Tag Archives: Border Regiment

Lieutenant Nowall Oxland – Portsmouth’s War Poet

Interestingly, I’ve found a young officer with Portsmouth connections who was a war poet- and a little known one at that.

Lieutenant Nowall Oxland was born in 1890. The son of a Cumbrian vicar, he entered Durham School as a Kings Scholar in September 1903. He seems to have performed very well there, becoming monitor and head of school between 1908 and 1910, rowing in the third crew in 1908 and the second crew in 1909, and playing in the Rugby XV in 1907-1909.

In 1909 Oxland left Durham for Worcester College at Oxford University, where he was studying History, showing great promise as a writer of Prose. Whilst at Oxford he played Rugby for Rosslyn Park, Richmond, Middlesex and Cumberland.

Gazetted as a 2nd Lieutenant in September 1914, he joined the 6th Battalion, Border Regiment, a first-line Kitchener Battalion. With that unit he sailed from Liverpool for Gallipoli in July 1915. Oxland took part in the landings at Suvla Bay on 7 August 1915, and was killed there two days later. He was 24. He is buried in Green Hill Cemetery at Suvla. By the time of his death his parents had retired to Outram Road in Southsea.

Apparently one of Oxland’s poems – Outward Bound – was written on the otward voyage, and published inAugust 1915 after his death:

There’s a waterfall I’m leaving
Running down the rocks in foam,
There’s a pool for which I’m grieving
Near the water-ouzel’s home,
And it’s there that I’d be lying
With the heather close at hand,
And the Curlew’s faintly crying
‘Mid the wastes of Cumberland.

While the midnight watch is winging
Thoughts of other days arise.
I can hear the river singing
Like the Saints in Paradise;
I can see the water winking
Like the merry eyes of Pan,
And the slow half-pounders sinking
By the bridges’ granite span.

Ah! To win them back and clamber
Braced anew with winds I love,
From the rivers’ stainless amber
To the morning mist above,
See through clouds-rifts rent asunder
Like a painted scroll unfurled,
Ridge and hollow rolling under
To the fringes of the world.

Now the weary guard are sleeping,
Now the great propellers churn,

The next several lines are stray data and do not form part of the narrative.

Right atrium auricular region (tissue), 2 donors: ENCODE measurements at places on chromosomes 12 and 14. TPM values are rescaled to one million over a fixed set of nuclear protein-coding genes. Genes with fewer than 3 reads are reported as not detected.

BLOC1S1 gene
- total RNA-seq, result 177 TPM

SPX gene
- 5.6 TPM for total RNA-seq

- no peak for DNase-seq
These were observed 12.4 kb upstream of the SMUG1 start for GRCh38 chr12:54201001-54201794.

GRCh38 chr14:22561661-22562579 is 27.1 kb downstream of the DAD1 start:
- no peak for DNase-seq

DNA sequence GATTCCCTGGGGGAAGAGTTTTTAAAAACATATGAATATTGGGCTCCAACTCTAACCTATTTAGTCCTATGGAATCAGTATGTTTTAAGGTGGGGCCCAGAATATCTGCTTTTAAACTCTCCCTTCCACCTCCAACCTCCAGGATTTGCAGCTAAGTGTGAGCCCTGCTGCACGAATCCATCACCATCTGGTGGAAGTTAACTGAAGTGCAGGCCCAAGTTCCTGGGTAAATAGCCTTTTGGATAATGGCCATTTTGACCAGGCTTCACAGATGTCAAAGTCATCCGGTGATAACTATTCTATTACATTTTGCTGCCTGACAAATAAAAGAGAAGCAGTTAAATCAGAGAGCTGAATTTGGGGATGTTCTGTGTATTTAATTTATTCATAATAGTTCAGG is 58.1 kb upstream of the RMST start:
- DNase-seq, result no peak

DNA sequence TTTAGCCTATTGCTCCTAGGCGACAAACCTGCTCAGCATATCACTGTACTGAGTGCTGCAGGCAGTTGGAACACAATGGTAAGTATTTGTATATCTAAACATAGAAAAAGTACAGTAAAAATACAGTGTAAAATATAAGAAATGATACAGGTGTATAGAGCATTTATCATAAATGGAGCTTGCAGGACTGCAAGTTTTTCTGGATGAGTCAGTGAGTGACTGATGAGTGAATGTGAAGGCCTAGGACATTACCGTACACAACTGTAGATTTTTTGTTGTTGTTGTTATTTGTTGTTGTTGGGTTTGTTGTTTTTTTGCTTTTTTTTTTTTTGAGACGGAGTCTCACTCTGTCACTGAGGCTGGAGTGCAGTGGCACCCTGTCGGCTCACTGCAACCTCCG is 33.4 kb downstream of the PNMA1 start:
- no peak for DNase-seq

Now the harbour lights are creeping
Into emptiness astern,
While the sentry wakes and watches
Plunging triangles of light
Where the water leaps and catches
At our escort in the night.

Great their happiness who seeing
Still with unbenighted eyes
Kin of theirs who gave them being,
Sun and earth that made them wise,
Die and feel their embers quicken
Year by year in summer time,
When the cotton grasses thicken
On the hills they used to climb.

Shall we also be as they be,
Mingled with our mother clay,
Or return no more it may be?
Who has knowledge, who shall say?
Yet we hope that from the bosom
Of our shaggy father Pan,
When the earth breaks into blossom
Richer from the dust of man,

Though the high Gods smith and slay us,
Though we come not whence we go,
As the host of Menelaus
Came there many years ago;
Yet the self-same wind shall bear us
From the same departing place
Out across the Gulf of Saros
And the peaks of Samothrace;

We shall pass in summer weather,
We shall come at eventide,
When the fells stand up together
And all quiet things abide;
Mixed with cloud and wind and river,
Sun-distilled in dew and rain,
One with Cumberland for ever
We shall go not forth again.

It remains the only well- known poem by Oxland which survives.

Apparently there is a very touching memorial to Nowell Oxland, at St Augustine’s Parish Church at Alston in Cumbria, where his father had been the vicar. Painted panels on the reredos memorial screen depict Oxland’s face, in representations of St Michael and St George. Click here for more information.